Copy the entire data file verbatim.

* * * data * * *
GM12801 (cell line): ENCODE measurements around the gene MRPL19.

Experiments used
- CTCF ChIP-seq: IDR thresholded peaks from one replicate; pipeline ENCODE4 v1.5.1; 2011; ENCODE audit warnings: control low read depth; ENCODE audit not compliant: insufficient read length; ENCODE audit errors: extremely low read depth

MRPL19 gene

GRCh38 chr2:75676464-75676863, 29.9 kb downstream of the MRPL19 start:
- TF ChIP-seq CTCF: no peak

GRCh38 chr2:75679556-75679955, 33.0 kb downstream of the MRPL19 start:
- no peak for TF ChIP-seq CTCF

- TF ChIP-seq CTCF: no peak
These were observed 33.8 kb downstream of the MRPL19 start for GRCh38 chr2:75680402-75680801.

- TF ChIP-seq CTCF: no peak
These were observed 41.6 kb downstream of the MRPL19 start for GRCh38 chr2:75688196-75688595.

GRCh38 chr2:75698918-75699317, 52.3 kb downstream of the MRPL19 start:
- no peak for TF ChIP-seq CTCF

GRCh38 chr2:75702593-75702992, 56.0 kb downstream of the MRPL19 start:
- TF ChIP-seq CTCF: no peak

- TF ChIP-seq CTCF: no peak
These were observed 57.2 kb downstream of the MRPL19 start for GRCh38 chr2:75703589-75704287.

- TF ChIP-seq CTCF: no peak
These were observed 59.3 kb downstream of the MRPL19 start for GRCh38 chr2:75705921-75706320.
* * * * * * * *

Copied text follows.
GM12801 (cell line): ENCODE measurements around the gene MRPL19.

Experiments used
- CTCF ChIP-seq: IDR thresholded peaks from one replicate; pipeline ENCODE4 v1.5.1; 2011; ENCODE audit warnings: control low read depth; ENCODE audit not compliant: insufficient read length; ENCODE audit errors: extremely low read depth

MRPL19 gene

GRCh38 chr2:75676464-75676863, 29.9 kb downstream of the MRPL19 start:
- TF ChIP-seq CTCF: no peak

GRCh38 chr2:75679556-75679955, 33.0 kb downstream of the MRPL19 start:
- no peak for TF ChIP-seq CTCF

- TF ChIP-seq CTCF: no peak
These were observed 33.8 kb downstream of the MRPL19 start for GRCh38 chr2:75680402-75680801.

- TF ChIP-seq CTCF: no peak
These were observed 41.6 kb downstream of the MRPL19 start for GRCh38 chr2:75688196-75688595.

GRCh38 chr2:75698918-75699317, 52.3 kb downstream of the MRPL19 start:
- no peak for TF ChIP-seq CTCF

GRCh38 chr2:75702593-75702992, 56.0 kb downstream of the MRPL19 start:
- TF ChIP-seq CTCF: no peak

- TF ChIP-seq CTCF: no peak
These were observed 57.2 kb downstream of the MRPL19 start for GRCh38 chr2:75703589-75704287.

- TF ChIP-seq CTCF: no peak
These were observed 59.3 kb downstream of the MRPL19 start for GRCh38 chr2:75705921-75706320.